Half Baked Harvest

Protein, protein, protein. We’ve heard about it from our almond moms, our P.E teachers, and our gym-bro boyfriends. But what exactly is protein? How does it benefit us and our bodies? And why is it so important for women, in particular, to get enough of it? I've got the breakdown for you.

Half Baked Harvest

According to the ultimate authority on all things green juice girl, Goop, Protein is critical in boosting important our hormones (like insulin), vital neurotransmitters (like dopamine), and defensive immunizers (like antibodies), as well as preventing muscle weakening and loss. As the building block of every cell inside of our bodies – remember 9th grade bio? – it helps take care of how they work, process, feel, and protect themselves, whether we’re sick or healthy. It’s also required to maintain shiny hair, smooth skin, and strong nails, so those infamous Sugarbear vitamins have nothing on Emily Mariko’s iconic salmon rice bowl. Women typically have less lean muscle mass in their bodies than men, so it’s doubly important to eat enough protein that helps you maintain mobility and flexibility as you grow older. 

Protein is also a major player in the speed and operation of your metabolism. Since protein is already more difficult for the body to process, it burns more calories during the process of digestion itself, breaking down the nutrients and storing them.  Additionally, protein intake and exercise are huge components of how well we are able to age. Protein, like fruits and fiber-rich vegetables, is typically digested slower in our bodies, resulting in it being ultimately more filling compared to their (gulp) carbohydrate counterparts. How much protein you should consume every day depends on how much you weigh and how much exercise you usually do. Most studies and dietary guidelines indicate 0.8 grams of protein per pound of body weight to be sufficient, though that number increases to 1.3 grams per pound if you’re working out or past the age of 65. 

How much protein you eat is especially important

For women in particular, throughout our unique multiple life stages. During pregnancy, eating more protein (up to 1.5 grams per pound of body weight, to be precise) in order to support the expansion of the uterus, the development of the fetus and the growth of placental tissues, is almost always recommended by doctors – and after the process of menopause, women are at higher risk of injury due to declining estrogen levels causing bone loss, so increasing your protein intake is definitely necessary to fortify your muscles, increase your strength, and help repair existing tissue faster. 

Half Baked Harvest

Signs You're Not Eating Enough Protein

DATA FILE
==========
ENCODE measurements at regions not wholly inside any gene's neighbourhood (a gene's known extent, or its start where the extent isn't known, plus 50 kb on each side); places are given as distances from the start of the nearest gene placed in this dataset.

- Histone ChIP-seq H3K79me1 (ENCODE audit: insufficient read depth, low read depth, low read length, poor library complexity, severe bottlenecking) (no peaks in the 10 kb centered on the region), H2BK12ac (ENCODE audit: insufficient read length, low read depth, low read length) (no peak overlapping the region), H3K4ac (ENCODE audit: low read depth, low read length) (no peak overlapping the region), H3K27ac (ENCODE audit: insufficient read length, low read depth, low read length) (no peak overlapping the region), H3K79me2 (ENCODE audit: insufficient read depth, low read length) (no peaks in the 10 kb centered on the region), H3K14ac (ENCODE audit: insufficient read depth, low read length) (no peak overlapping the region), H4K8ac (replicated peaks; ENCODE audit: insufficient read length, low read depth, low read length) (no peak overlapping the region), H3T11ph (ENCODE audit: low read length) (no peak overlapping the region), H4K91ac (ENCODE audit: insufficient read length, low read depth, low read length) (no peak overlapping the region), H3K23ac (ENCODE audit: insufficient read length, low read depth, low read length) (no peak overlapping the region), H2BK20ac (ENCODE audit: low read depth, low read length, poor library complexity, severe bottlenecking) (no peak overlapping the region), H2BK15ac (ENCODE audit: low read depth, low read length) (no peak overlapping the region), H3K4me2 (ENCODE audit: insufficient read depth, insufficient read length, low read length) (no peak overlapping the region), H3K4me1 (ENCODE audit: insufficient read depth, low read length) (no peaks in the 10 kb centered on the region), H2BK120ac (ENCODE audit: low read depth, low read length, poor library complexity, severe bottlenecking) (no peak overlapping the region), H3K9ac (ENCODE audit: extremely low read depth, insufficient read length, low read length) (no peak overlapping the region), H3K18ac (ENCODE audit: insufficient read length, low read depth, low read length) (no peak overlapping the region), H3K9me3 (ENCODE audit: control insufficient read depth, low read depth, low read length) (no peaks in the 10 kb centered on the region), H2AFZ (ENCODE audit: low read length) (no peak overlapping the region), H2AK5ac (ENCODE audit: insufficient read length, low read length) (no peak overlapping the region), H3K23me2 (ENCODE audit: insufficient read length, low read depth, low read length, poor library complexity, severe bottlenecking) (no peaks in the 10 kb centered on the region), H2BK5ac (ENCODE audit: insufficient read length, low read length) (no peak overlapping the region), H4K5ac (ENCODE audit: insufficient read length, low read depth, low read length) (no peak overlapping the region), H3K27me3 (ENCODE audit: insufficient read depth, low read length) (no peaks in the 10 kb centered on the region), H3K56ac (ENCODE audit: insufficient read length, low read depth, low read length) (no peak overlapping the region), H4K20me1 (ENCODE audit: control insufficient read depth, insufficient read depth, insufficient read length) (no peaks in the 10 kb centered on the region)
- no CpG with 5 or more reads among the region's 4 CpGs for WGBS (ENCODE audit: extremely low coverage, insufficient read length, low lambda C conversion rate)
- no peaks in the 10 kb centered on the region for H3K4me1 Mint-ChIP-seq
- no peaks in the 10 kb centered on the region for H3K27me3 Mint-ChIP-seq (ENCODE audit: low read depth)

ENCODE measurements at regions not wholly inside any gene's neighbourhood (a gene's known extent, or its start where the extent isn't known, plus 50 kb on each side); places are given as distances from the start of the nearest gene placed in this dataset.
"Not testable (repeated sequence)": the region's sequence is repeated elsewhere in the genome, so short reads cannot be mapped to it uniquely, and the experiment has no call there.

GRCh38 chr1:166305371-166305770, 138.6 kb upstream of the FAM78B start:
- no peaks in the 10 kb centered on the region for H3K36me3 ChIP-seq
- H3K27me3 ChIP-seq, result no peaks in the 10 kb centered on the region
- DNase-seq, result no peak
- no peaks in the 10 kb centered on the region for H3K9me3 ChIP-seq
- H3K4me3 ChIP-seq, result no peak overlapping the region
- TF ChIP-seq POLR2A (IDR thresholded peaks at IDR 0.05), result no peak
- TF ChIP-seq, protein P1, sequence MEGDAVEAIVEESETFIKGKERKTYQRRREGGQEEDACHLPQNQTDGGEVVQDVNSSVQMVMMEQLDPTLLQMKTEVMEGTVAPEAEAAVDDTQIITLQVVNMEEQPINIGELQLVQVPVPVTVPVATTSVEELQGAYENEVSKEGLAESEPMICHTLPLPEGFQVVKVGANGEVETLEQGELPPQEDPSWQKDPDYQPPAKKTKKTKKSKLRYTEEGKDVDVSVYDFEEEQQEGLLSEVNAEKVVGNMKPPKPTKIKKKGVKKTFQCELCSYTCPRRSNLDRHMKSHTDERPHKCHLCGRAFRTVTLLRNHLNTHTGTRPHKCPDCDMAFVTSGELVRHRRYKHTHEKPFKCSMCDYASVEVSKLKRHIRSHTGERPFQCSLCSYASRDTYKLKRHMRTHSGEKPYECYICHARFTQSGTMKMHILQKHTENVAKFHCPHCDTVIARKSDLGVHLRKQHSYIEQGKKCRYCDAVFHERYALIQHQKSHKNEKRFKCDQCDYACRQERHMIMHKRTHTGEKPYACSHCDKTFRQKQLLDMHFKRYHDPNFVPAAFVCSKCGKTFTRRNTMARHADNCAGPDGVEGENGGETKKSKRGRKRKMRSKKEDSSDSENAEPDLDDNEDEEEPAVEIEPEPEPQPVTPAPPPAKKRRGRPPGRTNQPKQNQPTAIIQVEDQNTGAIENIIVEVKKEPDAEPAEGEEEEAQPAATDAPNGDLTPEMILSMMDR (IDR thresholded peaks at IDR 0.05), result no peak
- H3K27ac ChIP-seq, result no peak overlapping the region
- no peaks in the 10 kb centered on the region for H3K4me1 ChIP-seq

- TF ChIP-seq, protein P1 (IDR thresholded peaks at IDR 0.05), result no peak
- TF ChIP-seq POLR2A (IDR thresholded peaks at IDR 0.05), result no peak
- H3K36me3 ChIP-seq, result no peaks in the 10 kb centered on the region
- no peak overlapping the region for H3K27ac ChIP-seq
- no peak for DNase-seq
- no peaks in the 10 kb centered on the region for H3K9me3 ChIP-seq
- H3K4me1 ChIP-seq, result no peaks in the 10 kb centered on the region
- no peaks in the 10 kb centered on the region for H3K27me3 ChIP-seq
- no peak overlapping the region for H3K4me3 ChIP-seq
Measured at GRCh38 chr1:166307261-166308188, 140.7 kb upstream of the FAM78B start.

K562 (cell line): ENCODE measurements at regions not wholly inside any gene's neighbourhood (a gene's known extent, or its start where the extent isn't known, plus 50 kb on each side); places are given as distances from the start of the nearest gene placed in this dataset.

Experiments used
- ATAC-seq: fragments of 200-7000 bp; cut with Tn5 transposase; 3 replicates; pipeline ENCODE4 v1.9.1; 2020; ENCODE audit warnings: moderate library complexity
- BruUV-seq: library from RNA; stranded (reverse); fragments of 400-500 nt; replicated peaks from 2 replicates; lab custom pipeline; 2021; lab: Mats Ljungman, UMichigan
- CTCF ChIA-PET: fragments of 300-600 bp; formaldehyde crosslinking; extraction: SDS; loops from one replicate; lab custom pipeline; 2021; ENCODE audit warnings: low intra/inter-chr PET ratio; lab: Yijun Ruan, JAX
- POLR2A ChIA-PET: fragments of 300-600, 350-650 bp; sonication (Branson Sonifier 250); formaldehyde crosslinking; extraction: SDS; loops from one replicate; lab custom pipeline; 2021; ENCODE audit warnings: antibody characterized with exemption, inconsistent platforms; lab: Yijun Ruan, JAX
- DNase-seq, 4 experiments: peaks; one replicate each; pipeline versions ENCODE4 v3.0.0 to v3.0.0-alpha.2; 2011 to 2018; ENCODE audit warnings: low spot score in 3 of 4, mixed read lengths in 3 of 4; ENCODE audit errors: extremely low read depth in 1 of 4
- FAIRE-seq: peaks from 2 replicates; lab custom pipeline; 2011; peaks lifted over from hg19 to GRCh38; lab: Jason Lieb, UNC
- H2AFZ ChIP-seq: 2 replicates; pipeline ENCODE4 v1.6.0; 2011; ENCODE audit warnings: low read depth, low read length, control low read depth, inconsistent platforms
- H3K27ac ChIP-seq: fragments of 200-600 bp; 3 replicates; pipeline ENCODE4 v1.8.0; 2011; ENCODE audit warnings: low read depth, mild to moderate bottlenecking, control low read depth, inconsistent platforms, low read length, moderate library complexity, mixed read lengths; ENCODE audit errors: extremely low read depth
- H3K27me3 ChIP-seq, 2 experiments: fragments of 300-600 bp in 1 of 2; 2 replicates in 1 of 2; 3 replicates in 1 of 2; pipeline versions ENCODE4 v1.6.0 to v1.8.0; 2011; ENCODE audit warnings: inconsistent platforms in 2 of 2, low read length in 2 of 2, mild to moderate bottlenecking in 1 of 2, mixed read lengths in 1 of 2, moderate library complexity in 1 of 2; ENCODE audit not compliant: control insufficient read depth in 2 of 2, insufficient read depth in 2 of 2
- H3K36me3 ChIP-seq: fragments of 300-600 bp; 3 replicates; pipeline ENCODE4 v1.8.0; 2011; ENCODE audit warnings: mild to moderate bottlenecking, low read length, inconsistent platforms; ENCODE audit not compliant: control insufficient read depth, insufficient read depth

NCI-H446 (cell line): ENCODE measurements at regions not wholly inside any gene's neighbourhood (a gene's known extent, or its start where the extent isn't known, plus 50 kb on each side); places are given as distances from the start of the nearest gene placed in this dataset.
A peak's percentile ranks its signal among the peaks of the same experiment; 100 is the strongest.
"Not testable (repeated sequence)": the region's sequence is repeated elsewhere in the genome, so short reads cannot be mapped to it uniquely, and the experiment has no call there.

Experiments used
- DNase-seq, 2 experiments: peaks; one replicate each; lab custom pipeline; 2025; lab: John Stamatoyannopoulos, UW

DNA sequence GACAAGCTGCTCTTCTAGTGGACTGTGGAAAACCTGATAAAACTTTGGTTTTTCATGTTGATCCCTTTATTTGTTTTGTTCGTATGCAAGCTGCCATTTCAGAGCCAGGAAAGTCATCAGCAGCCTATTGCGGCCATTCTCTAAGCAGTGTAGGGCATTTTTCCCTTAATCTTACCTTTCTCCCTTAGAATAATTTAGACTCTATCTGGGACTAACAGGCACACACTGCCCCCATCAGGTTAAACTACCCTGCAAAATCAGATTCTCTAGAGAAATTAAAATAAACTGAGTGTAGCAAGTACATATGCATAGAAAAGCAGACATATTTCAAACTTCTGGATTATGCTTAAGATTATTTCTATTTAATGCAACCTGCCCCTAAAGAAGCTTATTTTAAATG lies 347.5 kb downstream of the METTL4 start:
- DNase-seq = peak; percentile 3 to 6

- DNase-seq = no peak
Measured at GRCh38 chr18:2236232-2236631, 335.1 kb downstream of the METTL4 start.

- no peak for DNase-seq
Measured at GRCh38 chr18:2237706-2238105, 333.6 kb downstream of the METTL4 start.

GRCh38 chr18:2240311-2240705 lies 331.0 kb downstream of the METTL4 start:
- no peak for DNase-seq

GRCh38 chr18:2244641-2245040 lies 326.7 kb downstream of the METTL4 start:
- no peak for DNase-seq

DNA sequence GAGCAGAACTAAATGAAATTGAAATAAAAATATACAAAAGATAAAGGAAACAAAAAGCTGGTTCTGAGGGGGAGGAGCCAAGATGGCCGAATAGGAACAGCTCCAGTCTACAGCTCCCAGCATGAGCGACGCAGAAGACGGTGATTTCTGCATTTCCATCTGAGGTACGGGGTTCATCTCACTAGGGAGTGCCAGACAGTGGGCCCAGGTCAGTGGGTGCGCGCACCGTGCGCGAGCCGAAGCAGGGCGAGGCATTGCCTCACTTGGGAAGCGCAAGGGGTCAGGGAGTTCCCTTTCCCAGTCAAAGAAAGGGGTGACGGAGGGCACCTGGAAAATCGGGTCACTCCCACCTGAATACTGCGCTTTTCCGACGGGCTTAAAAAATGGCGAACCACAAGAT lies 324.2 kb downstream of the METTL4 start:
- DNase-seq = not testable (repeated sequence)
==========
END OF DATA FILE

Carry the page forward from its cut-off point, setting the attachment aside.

Moodiness, recurring fatigue, enduring hunger, frequent sickness, and brittle or damaged hair, nails, and skin. Fabulously protein-rich foods include red and lean meats (like beef, lamb, pork, chicken, and fish) fish, dairy (like eggs, cheese, and yogurt), legumes (like peas, soybeans, and lentils) nuts (like almonds, peanuts, and pistachios) and seeds and seeds (like pumpkin, sunflower, and hemp). Most dietitians recommend incorporating a healthy mix of meat-based and plant-based proteins into your diet, although products like protein powders, bars, biscuits and even chocolate-chip cookies have also (thankfully) come into fashion. 

Don't Each TOO Much Protein, Either

Eating too much protein can be toxic for your kidneys, and leave you at higher risk for kidney stones, considering protein is slow digesting for your system. High-protein diets that contain high amounts of saturated fat and red meat might result in higher risks of colon cancer and heart disease. Be sure to check that you’re not over-consuming protein if you’re not matching it with equally strenuous bodybuilding and workout routines, as well as maintaining a balanced, healthy diet of other macronutrients as well. Make sure to blend your protein consumption with eating a regular and healthy amount of fruits, vegetables, healthy fats, and yes, carbohydrates, to make sure your blood sugar remains balanced.

TLDR; protein is incredibly important for making sure your body works, feels, and looks the best it can possibly be, at all ages – but particularly for women, especially during pregnancy and after menopause. It makes you stronger, boosts your metabolism, and lightens your mood. Eating a balanced, protein-rich diet according to your weight, workouts, and stage of life is critical to boosting and protecting your health – just remember not to go overboard.

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